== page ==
They love and respect me, and thus should want me to avoid an eternity in a terrible Hell. I love and respect them, and feel confident that (1) if they don’t accept my version of the Gospel, they will not go to a terrible Hell, but an unbelieveable Terrestrial Kingdom, and be at the top of it; and (2) If their life’s experiences don’t lead them to accepting, they will get another chance in the next life. We need to understand and accept these differences of approaches, and not stop talking because we see each other’s different reactions.
First, the strong sense of soteriological disparity of concern on the part of evangelicals often leads to a strong emotional sense of urgency in the proclamation of the message, which, in my view, often short circuits or prevents more careful reflection on important issues related to effective cross-(sub)cultural communication. This was illustrated for me as I watched an informal dialogue between an evangelical and a Latter-day Saint during lunch during the conference. After an hour’s worth of exchange, the Latter-day Saint stated in exasperation that he had wasted an hour of time because his evangelical dialogue partner had made no attempt to understand his position, but instead, seemed intent on merely proclaiming his message and concerns. After watching this dialogue it was evident to me that the evangelical had no ability to enter into the thought-world, empathetically or otherwise, of the Latter-day Saint, and thus he was unable to understand his dialogue partner accurately or to frame the message he wanted to communicate in terms that would be favorably received by the receptor. The difficulty in this miscommunication scenario was the overriding disparity of concern on the part of the evangelical that could not be held onto in balanced and holistic fashion with other concerns so as to faciliate effective communication.
The second example of the ramifications of the disparity of concern came to me as I recently read a newsletter from a counter-cult ministry that addressed Mormonism. The article used a presentation titled“What Would Jesus Say to a Mormon” by Denver Seminary’s Craig Blomberg as a point of departure. While the article viewed Blomberg’s comments favorably, nevertheless, the author argued that Blomberg did not go far enough. In the counter-cult author’s opinion, Christ would go further with a Latter-day Saint to point out various points of Christology as reflected in the form of biblical and creedal orthdoxy in contrast with perceived Latter-day Saint heresy. I am aware that I’ll probably get myself into trouble with evangelicals by probing this issue, but I wonder: Would Jesus have argued in such fashion with a Mormon (or any other religious or spiritual group), and if so, how much doctrinal detail would he have gone into? Perhaps evangelicals need to rethink their assumptions in this area.
If the evangelical-Mormon encounter represents a form of cultural or subcultural communication (and I have argued elsewhere that on the level of ethnicity or self-identity that Mormonism is rightly viewed in a unique subcultural sense necessitating cross-cultural understanding and communication) then questions arise as to how evangelicals might appropriately communicate their concerns with their Latter-day Saint friends and contacts.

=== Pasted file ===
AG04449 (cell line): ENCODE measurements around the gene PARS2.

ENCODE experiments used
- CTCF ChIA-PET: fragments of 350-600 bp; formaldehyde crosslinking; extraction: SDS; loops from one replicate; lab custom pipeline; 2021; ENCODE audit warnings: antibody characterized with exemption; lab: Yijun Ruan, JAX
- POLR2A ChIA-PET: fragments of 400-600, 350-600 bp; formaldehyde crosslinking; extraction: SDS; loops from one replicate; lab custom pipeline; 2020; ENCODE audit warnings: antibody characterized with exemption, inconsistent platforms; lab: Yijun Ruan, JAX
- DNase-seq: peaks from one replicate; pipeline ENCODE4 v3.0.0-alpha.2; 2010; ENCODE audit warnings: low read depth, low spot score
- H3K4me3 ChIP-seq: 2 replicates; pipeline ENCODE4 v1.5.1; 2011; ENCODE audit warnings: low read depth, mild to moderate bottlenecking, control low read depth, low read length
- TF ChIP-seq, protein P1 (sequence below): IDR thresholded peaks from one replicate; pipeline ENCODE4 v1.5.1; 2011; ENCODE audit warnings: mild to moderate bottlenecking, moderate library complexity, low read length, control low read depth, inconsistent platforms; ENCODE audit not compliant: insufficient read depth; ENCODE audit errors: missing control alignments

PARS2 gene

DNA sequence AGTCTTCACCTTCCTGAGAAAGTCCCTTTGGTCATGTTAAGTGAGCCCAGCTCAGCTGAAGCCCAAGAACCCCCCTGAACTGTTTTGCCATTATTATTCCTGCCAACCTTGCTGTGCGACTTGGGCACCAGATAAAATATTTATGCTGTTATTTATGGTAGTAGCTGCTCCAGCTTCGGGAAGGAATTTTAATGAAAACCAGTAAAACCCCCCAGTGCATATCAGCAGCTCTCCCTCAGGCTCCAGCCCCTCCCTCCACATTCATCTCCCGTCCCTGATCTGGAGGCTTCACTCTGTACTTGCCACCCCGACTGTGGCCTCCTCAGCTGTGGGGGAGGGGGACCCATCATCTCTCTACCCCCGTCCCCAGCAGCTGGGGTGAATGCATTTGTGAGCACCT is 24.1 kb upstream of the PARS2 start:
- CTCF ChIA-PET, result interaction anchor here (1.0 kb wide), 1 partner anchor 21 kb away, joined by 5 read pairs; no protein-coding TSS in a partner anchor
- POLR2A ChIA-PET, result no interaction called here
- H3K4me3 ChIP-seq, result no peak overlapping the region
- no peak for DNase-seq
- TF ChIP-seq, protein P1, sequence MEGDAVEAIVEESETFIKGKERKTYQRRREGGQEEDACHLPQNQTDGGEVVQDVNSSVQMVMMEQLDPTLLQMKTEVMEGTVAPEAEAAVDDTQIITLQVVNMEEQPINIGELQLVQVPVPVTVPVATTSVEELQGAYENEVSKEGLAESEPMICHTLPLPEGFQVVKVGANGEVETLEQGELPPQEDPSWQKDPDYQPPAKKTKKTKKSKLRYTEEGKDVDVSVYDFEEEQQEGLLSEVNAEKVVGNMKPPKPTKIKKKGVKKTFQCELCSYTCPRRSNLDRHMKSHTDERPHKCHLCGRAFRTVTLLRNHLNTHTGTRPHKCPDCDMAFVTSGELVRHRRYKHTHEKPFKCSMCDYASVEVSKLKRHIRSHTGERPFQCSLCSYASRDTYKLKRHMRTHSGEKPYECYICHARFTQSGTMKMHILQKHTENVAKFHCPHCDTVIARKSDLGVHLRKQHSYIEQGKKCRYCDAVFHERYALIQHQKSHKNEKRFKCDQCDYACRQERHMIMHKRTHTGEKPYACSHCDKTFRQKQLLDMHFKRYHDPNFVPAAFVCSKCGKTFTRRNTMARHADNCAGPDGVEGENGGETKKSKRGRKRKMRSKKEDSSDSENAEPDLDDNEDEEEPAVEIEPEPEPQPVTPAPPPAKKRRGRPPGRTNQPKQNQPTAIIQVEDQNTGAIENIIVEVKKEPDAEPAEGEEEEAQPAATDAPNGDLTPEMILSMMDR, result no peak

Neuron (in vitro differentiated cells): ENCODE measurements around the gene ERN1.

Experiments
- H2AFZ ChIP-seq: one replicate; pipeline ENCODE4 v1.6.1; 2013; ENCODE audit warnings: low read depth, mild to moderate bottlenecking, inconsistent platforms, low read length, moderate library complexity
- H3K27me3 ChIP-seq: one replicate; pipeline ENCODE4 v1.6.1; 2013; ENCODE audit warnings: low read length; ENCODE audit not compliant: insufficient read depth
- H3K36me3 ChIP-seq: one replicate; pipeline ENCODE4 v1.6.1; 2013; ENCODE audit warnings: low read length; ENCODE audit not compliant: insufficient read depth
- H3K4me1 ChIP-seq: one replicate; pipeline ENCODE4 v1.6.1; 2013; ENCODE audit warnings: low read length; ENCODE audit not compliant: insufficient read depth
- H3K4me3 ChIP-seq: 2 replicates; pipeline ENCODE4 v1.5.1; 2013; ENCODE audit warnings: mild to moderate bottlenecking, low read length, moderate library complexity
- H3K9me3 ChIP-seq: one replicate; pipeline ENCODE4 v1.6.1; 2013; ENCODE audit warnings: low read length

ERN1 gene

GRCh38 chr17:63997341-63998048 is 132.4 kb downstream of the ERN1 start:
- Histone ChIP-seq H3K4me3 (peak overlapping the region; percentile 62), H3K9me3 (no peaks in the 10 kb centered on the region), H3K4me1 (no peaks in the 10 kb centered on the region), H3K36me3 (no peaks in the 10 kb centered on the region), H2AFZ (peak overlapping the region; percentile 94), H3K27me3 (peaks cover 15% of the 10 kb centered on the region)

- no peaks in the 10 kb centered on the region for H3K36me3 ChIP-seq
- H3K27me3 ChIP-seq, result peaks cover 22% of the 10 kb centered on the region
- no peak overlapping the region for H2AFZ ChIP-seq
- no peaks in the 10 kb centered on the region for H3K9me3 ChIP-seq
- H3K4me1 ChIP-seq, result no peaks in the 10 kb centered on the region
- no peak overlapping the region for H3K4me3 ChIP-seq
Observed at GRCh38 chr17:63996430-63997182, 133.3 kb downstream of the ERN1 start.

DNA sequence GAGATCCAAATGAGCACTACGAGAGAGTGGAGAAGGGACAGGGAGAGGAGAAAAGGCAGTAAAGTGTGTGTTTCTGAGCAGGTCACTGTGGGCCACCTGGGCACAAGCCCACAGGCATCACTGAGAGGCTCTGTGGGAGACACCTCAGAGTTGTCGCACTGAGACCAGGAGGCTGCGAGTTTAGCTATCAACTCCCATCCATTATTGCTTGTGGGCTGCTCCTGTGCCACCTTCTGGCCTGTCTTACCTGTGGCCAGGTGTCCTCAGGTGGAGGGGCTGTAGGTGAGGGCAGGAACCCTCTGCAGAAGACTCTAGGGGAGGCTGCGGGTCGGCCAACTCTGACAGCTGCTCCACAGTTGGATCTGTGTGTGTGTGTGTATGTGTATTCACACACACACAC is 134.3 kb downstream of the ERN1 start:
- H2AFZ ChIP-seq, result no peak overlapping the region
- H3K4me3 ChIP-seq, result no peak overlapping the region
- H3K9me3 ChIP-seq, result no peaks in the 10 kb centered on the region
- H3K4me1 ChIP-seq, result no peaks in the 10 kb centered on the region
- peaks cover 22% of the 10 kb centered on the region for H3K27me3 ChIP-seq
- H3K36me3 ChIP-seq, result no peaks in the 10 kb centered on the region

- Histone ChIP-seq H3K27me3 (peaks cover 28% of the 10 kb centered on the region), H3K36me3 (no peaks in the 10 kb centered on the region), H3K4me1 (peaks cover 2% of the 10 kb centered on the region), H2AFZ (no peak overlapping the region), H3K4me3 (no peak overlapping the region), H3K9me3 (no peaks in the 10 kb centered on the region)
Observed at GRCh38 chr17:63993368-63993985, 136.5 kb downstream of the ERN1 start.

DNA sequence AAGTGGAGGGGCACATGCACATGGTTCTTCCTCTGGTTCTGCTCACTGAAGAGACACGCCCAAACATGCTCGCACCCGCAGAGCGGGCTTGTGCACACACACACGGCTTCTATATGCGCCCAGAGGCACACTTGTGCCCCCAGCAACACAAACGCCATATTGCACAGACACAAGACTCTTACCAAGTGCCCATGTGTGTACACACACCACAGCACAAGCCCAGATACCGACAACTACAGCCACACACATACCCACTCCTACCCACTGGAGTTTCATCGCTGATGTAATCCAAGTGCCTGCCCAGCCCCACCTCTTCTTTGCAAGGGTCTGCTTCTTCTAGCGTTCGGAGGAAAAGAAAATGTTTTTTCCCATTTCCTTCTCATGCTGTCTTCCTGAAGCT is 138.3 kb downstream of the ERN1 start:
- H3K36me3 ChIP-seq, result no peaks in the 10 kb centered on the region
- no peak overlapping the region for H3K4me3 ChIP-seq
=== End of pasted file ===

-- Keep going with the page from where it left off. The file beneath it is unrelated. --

The disparity of concern often faciliates a communication of the charge of heresy, followed by aspects of creedal Christological orthodoxy that the evangelical believes the Latter-day Saint must make assent to both mentally and in terms of personal faith commitments. If Paul’s exchange with the Athenian philosophers at the Areopagus in Acts 17 provides some kind of model for such cross-cultural and interreligious exchanges, then some contextualized presentation of Christian truth claims, and an appropriate correction and alternative to competing worldviews seems in order, nevertheless, what type of information and doctrinal ideas should be communicated? Is a full blown, post-Nicean Christology in order, or indeed, even essential? Many of our evangelistic methodologies assume so.
In a previousblog post I addressed issues related to this in a discussion of correct knowledge and doctrinal mininalism. In this post I considered two missiological resources that looked at the question of essential biblical Christological issues related to soteriology and the separate issue of worldview transformation. I then concluded, in part:
It appears from the biblical evidence that a minimal amount of correct knowledge and doctrine was presented to and accepted by the “convert,” and our tendencies toward more extensive evangelistic formulas might be not only unbiblical, but also put the doctrinal cart before the horse. Rather than expecting potential converts to have more extensive and orthodox theological views, perhaps this is something that should be developed over time as individuals mature in the discipleship process.I believe the twin issues of Christological (and theology proper) minimalism, as well as the proper place for worldview transformation, are key issues for theologians and missiologists in an age of increasing religious pluralism, and in the evangelical encounter with new religions where dialogue appears to be gaining a greater place on the agenda. To my knowledge these issues have not been addressed in any substantial fashion in places like the Evangelical Theological Society or Evangelical Missiological Society. It is time for us to put them on the respective theological and missiological agendas.